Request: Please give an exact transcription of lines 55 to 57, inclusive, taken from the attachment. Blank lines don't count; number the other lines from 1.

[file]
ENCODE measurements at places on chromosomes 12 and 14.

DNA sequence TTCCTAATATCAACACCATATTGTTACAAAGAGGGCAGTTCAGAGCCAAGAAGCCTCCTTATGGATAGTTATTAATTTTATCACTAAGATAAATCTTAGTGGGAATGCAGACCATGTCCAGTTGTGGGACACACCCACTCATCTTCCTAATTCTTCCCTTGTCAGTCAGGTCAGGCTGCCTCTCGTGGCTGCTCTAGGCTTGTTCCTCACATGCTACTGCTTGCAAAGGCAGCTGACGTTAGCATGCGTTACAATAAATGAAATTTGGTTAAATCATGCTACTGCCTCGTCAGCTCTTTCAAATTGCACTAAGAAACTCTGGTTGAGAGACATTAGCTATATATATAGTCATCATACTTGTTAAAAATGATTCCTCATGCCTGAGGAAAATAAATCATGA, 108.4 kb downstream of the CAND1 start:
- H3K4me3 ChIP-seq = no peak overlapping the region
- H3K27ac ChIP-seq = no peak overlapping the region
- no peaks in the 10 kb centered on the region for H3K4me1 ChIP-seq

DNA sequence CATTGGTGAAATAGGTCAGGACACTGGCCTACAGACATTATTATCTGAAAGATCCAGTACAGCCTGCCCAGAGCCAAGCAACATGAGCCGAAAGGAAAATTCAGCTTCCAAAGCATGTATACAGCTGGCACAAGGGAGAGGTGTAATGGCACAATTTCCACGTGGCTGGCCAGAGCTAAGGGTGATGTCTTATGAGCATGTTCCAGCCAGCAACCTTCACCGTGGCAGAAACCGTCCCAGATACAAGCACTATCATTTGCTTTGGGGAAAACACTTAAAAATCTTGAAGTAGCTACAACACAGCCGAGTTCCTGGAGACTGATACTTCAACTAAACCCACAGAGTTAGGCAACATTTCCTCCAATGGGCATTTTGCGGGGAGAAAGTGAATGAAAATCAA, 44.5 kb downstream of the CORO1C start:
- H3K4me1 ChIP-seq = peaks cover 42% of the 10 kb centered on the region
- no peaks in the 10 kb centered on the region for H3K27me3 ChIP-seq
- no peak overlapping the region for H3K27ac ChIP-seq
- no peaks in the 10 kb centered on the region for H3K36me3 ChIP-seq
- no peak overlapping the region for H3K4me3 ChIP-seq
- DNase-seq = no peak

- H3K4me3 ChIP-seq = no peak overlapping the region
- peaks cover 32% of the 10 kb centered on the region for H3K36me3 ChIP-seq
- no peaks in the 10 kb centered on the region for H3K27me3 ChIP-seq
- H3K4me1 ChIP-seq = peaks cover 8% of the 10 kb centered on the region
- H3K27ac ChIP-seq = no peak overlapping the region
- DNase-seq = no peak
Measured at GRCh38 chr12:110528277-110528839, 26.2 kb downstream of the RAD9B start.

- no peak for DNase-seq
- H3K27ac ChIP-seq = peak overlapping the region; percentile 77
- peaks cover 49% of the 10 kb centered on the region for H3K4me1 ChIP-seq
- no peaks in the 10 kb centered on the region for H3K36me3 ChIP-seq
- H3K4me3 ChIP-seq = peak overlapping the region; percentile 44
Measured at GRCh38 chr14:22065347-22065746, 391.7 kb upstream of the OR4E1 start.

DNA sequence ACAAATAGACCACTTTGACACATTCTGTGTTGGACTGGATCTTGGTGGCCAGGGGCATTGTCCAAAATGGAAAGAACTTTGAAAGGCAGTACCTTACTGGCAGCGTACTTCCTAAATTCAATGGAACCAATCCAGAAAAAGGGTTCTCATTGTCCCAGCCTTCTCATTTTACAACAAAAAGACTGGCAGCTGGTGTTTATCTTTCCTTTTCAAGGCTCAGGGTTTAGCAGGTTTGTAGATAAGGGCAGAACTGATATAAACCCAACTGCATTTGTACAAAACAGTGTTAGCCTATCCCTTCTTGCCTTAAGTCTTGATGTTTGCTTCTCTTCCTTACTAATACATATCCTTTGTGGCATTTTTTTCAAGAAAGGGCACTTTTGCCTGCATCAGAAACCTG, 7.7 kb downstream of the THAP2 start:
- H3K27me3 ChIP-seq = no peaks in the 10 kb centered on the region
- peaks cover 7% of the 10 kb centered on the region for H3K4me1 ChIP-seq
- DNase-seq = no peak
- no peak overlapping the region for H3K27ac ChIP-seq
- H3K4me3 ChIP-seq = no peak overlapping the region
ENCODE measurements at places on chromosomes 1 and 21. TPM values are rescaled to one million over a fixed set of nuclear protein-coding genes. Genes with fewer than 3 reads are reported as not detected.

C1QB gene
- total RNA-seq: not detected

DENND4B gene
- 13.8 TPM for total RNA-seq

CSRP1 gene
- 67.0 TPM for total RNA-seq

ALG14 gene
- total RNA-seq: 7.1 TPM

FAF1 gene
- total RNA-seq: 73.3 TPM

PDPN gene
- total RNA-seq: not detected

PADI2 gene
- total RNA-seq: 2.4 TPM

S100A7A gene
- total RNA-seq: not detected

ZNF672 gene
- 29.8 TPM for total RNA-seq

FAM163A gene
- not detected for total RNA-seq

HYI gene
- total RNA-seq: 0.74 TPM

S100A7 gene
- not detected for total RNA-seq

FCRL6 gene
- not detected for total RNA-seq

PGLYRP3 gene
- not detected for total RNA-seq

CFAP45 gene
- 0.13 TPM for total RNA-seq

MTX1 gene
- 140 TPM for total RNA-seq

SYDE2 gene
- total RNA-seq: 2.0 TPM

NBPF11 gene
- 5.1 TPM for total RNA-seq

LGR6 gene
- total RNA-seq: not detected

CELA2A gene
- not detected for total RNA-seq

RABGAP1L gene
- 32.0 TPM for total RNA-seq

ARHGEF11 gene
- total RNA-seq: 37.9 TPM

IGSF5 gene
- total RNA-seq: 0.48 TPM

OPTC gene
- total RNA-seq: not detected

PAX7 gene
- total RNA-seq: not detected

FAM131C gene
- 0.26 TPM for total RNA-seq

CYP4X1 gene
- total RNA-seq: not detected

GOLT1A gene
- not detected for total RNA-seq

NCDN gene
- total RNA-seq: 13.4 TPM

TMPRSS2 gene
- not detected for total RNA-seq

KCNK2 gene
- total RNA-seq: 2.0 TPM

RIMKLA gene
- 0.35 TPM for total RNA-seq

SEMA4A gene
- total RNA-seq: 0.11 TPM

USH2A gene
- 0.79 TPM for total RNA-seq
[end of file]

S100A7 gene
- not detected for total RNA-seq

FCRL6 gene